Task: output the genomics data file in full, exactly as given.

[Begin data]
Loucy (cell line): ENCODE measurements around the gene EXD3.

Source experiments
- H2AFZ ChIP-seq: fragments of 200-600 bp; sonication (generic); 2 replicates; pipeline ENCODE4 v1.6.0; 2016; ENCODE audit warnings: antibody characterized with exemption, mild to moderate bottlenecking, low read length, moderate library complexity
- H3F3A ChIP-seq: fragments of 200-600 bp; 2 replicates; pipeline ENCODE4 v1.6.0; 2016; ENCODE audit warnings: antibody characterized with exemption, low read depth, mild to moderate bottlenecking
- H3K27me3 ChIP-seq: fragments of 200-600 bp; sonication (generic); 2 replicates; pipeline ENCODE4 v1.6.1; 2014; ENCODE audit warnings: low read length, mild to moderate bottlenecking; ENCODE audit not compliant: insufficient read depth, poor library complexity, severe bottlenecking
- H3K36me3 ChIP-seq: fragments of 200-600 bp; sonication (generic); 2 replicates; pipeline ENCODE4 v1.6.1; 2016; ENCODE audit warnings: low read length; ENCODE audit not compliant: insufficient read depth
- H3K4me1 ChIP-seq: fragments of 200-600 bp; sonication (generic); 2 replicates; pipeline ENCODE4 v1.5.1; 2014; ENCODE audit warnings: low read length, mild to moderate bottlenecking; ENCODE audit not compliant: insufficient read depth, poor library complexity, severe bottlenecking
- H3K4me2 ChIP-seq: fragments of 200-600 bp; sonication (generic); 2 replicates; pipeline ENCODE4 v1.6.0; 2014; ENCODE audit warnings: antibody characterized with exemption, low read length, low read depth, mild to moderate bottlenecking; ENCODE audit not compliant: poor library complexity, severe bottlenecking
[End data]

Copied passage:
Loucy (cell line): ENCODE measurements around the gene EXD3.

Source experiments
- H2AFZ ChIP-seq: fragments of 200-600 bp; sonication (generic); 2 replicates; pipeline ENCODE4 v1.6.0; 2016; ENCODE audit warnings: antibody characterized with exemption, mild to moderate bottlenecking, low read length, moderate library complexity
- H3F3A ChIP-seq: fragments of 200-600 bp; 2 replicates; pipeline ENCODE4 v1.6.0; 2016; ENCODE audit warnings: antibody characterized with exemption, low read depth, mild to moderate bottlenecking
- H3K27me3 ChIP-seq: fragments of 200-600 bp; sonication (generic); 2 replicates; pipeline ENCODE4 v1.6.1; 2014; ENCODE audit warnings: low read length, mild to moderate bottlenecking; ENCODE audit not compliant: insufficient read depth, poor library complexity, severe bottlenecking
- H3K36me3 ChIP-seq: fragments of 200-600 bp; sonication (generic); 2 replicates; pipeline ENCODE4 v1.6.1; 2016; ENCODE audit warnings: low read length; ENCODE audit not compliant: insufficient read depth
- H3K4me1 ChIP-seq: fragments of 200-600 bp; sonication (generic); 2 replicates; pipeline ENCODE4 v1.5.1; 2014; ENCODE audit warnings: low read length, mild to moderate bottlenecking; ENCODE audit not compliant: insufficient read depth, poor library complexity, severe bottlenecking
- H3K4me2 ChIP-seq: fragments of 200-600 bp; sonication (generic); 2 replicates; pipeline ENCODE4 v1.6.0; 2014; ENCODE audit warnings: antibody characterized with exemption, low read length, low read depth, mild to moderate bottlenecking; ENCODE audit not compliant: poor library complexity, severe bottlenecking